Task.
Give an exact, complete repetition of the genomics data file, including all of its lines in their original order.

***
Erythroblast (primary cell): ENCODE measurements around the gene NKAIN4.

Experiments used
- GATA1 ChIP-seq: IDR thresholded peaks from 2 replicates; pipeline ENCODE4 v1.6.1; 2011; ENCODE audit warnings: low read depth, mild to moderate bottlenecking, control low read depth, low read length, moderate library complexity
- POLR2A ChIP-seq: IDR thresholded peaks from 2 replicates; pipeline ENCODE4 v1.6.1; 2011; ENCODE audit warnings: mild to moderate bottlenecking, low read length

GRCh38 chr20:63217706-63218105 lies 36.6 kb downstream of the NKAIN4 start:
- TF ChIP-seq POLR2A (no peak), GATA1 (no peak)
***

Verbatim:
Erythroblast (primary cell): ENCODE measurements around the gene NKAIN4.

Experiments used
- GATA1 ChIP-seq: IDR thresholded peaks from 2 replicates; pipeline ENCODE4 v1.6.1; 2011; ENCODE audit warnings: low read depth, mild to moderate bottlenecking, control low read depth, low read length, moderate library complexity
- POLR2A ChIP-seq: IDR thresholded peaks from 2 replicates; pipeline ENCODE4 v1.6.1; 2011; ENCODE audit warnings: mild to moderate bottlenecking, low read length

GRCh38 chr20:63217706-63218105 lies 36.6 kb downstream of the NKAIN4 start:
- TF ChIP-seq POLR2A (no peak), GATA1 (no peak)